I hadn't thought of it before hand, but depending on how I want to attach the walls (in these pictures represented by the two 2x4s), I can have little shelves in the corners.
TimeGirl, I've heard about raining cats and dogs, but I don't want to think about what it would be like should it raindeer. ;D Of course if you want royal animals you should look for reigndeer (just checked eBay and yes, there are auctions).
Very similar build method as I intended to use. On the scale model I have (part)made. I made the actual base of it in one piece, purely for strength.
Well I've been sick at home for the last two days (hopefully I'll feel better tomorrow), but in general things are going pretty good for me.
The one really big problem if I wanted the ringbeam to be one piece would be the size of the thing. Standard sheets of plywood are 4' wide while my ringbeam is 4' 8" from side to side. Perhaps it's possible to get wider sheets, but I haven't seen them before.
I did spend quite a bit of time thinking about how to attach the pieces of wood together before settling on the wooden pegs and a bunch of screws. One of the things I wondered about are the fasteners they use to combine counter top pieces - if they might be strong enough.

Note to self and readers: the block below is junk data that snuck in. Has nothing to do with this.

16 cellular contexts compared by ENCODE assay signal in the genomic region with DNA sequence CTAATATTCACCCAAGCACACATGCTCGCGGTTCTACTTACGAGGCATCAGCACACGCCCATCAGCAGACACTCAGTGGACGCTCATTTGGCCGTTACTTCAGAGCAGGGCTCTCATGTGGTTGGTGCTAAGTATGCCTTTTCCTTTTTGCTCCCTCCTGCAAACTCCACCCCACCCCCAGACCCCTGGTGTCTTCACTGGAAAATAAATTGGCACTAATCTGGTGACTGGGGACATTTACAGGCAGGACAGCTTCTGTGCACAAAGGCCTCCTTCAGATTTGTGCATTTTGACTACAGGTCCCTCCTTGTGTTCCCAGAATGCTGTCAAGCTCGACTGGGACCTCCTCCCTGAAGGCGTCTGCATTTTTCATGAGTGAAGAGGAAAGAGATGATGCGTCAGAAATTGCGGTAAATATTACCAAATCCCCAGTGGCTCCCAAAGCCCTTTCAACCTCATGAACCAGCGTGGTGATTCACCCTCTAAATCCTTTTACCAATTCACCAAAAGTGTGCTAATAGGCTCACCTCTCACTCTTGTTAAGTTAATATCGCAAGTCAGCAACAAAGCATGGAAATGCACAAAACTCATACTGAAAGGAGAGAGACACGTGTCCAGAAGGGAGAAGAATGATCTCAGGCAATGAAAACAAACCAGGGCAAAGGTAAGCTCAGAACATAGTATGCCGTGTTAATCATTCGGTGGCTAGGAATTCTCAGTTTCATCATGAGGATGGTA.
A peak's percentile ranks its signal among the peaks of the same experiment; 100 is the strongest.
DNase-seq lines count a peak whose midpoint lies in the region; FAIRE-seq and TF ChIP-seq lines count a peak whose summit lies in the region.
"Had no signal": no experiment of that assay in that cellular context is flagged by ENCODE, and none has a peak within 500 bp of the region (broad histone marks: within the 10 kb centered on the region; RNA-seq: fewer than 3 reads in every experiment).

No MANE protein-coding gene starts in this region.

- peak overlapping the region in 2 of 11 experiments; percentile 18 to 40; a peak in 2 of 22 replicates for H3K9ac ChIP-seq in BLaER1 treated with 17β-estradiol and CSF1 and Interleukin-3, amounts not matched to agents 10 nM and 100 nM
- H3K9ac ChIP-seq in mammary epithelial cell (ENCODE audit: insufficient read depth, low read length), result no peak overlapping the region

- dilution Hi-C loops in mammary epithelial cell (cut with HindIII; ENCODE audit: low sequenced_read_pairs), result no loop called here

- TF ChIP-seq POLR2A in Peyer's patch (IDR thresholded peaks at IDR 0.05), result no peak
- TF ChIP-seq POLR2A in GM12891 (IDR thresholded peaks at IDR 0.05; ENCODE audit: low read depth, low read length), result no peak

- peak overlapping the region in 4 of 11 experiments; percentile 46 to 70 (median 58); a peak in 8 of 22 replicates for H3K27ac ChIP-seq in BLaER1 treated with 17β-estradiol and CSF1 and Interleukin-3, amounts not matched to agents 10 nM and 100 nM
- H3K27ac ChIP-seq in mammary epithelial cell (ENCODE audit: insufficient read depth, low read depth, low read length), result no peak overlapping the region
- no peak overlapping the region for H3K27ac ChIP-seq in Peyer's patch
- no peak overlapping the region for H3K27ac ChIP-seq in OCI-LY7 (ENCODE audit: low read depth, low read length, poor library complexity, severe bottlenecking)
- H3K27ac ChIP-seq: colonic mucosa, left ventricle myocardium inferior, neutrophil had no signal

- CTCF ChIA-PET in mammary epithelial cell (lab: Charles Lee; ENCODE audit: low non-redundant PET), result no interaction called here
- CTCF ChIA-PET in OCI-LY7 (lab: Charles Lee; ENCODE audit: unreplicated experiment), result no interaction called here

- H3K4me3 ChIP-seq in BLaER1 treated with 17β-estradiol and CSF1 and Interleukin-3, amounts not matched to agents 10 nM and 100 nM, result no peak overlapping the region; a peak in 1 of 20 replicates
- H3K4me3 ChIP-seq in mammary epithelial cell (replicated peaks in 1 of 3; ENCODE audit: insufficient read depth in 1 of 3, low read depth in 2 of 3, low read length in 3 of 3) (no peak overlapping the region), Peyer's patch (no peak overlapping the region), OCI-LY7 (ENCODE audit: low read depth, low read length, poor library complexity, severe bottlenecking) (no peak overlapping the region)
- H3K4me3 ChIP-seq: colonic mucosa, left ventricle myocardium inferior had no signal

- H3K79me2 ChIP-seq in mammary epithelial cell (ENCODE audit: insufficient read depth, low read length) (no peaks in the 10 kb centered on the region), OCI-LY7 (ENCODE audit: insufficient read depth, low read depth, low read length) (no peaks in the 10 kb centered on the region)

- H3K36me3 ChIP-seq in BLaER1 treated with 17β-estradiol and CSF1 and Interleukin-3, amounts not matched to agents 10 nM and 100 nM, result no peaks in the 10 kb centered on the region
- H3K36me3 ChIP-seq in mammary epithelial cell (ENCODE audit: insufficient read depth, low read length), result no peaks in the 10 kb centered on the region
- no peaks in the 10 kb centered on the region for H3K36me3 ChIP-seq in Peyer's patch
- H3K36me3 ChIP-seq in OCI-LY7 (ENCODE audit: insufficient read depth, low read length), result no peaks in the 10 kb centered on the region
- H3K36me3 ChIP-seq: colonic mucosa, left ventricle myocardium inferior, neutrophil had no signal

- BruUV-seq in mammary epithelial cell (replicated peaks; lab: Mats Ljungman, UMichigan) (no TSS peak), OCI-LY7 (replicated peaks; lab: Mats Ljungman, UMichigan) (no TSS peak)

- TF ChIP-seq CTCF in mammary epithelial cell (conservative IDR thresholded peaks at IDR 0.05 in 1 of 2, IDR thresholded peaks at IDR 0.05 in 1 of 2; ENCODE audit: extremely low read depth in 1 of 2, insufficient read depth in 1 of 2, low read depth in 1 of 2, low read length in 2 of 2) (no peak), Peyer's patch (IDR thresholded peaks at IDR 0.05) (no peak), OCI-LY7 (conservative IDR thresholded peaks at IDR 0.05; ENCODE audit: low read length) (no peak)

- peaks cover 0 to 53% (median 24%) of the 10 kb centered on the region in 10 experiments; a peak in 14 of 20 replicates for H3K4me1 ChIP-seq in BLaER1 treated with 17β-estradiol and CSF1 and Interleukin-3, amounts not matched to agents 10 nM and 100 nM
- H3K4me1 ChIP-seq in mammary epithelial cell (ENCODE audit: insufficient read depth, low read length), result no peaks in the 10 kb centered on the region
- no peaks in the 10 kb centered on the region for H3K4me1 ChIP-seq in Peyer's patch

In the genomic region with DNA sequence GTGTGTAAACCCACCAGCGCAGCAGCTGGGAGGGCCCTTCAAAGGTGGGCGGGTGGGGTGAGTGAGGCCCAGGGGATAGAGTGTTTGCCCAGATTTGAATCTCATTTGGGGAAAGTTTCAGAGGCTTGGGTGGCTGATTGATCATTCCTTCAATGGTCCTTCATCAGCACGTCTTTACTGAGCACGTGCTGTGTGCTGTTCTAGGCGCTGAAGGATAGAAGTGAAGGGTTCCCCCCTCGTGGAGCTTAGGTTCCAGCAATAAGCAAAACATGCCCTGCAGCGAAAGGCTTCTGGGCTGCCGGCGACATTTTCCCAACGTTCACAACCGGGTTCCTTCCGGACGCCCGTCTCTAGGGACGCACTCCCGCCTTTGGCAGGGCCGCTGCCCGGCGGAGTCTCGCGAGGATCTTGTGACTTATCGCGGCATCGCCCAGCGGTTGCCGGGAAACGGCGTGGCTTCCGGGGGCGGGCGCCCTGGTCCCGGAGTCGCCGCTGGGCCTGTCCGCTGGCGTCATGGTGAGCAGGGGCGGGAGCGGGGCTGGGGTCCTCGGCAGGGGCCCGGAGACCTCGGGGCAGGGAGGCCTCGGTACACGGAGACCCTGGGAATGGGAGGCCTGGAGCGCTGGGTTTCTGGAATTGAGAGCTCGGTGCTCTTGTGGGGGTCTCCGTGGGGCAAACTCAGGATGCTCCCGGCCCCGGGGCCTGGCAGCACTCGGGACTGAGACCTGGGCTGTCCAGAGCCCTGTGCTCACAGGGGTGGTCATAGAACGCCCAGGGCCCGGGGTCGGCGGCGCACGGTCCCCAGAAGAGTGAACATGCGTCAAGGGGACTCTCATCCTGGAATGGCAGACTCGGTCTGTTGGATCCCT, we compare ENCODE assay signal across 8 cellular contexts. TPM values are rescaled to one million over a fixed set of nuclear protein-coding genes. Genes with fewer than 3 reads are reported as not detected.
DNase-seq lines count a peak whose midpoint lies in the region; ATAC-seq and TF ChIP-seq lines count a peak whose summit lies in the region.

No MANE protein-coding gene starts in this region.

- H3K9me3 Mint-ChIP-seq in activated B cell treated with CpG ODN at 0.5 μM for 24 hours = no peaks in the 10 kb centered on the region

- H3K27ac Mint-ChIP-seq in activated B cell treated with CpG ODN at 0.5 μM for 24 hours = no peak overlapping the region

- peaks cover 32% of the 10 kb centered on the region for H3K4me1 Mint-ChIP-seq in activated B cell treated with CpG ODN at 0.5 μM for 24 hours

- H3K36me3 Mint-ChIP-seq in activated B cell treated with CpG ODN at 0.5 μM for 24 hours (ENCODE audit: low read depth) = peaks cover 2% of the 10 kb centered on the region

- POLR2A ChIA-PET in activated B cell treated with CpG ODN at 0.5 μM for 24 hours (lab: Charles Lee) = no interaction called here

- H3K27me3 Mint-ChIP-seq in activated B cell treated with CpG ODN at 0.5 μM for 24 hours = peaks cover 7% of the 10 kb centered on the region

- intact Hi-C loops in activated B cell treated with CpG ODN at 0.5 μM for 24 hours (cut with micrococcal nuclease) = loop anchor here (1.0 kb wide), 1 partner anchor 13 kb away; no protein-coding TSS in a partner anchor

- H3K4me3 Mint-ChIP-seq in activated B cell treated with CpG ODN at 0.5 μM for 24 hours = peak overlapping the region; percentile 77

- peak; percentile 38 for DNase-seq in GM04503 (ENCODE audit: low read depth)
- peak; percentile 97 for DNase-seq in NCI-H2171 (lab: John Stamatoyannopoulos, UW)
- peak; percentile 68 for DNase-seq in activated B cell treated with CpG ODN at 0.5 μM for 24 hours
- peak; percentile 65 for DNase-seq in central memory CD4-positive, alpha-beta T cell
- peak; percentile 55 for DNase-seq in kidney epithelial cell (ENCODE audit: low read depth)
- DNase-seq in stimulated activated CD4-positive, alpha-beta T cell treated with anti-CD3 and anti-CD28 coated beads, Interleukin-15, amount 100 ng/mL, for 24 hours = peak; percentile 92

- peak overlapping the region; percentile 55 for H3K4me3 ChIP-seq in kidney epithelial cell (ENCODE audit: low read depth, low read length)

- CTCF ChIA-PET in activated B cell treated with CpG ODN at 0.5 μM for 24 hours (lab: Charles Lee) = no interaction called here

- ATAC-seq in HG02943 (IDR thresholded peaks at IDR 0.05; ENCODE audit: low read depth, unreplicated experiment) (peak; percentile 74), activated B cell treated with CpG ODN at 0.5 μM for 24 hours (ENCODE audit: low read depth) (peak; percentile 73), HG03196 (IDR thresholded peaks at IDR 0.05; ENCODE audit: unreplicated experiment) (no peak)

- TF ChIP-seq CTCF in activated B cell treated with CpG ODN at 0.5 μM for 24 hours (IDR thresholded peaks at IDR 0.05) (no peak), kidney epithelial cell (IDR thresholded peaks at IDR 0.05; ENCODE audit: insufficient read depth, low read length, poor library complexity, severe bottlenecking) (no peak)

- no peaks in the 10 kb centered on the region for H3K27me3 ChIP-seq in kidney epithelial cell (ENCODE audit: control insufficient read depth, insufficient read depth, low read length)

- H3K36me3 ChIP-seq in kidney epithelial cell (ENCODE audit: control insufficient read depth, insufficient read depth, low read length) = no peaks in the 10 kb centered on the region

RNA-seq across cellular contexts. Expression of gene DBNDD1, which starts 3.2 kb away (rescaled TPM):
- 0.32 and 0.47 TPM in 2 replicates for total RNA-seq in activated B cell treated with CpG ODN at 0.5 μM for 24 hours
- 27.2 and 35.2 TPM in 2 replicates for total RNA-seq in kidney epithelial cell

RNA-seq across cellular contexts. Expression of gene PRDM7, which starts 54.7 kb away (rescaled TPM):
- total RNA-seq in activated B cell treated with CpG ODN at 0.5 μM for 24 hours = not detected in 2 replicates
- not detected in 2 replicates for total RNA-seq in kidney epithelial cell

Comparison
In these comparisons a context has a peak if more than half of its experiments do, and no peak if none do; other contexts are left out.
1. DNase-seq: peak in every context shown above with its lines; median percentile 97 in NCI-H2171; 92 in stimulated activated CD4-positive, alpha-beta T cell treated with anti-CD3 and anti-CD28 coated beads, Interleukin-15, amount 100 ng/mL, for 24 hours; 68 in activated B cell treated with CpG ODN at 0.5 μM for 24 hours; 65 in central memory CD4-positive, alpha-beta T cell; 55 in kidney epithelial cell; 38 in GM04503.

(image taken from leevalley.com)
While the counter top connectors weren't overly expensive, I didn't really like the idea of removing that much wood and decided that the wooden dowels would work (and they're cheaper to boot). They actually aren't standard dowels to be honest, they're specially compressed pegs which expand when they come into contact with water based glue. Now that those suckers are in there, they're not coming out.
Today was spectacularly uneventful. I had next to no energy but managed to drag myself out of the house to buy some Battlestar Galactica on DVD so I'd have something new to watch (I previously only had the first season). There was also a lumber yard I wanted to take a quick peak into - and found out that they sell lumber by the board foot! What this translated into is that for the chunk of wood that the fresnel sits on, I didn't have to purchase an 8' length of a 2x12 - I just bought 1' of it.
How's things Colin? we haven't heard from you for a bit.
Hi Time Girl,